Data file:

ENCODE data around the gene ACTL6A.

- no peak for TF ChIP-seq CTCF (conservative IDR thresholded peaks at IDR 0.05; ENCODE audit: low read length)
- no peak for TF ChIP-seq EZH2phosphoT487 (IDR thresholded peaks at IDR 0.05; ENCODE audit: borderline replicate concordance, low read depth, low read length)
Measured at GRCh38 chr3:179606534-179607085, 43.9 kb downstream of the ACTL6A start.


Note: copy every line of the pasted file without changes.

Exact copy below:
ENCODE data around the gene ACTL6A.

- no peak for TF ChIP-seq CTCF (conservative IDR thresholded peaks at IDR 0.05; ENCODE audit: low read length)
- no peak for TF ChIP-seq EZH2phosphoT487 (IDR thresholded peaks at IDR 0.05; ENCODE audit: borderline replicate concordance, low read depth, low read length)
Measured at GRCh38 chr3:179606534-179607085, 43.9 kb downstream of the ACTL6A start.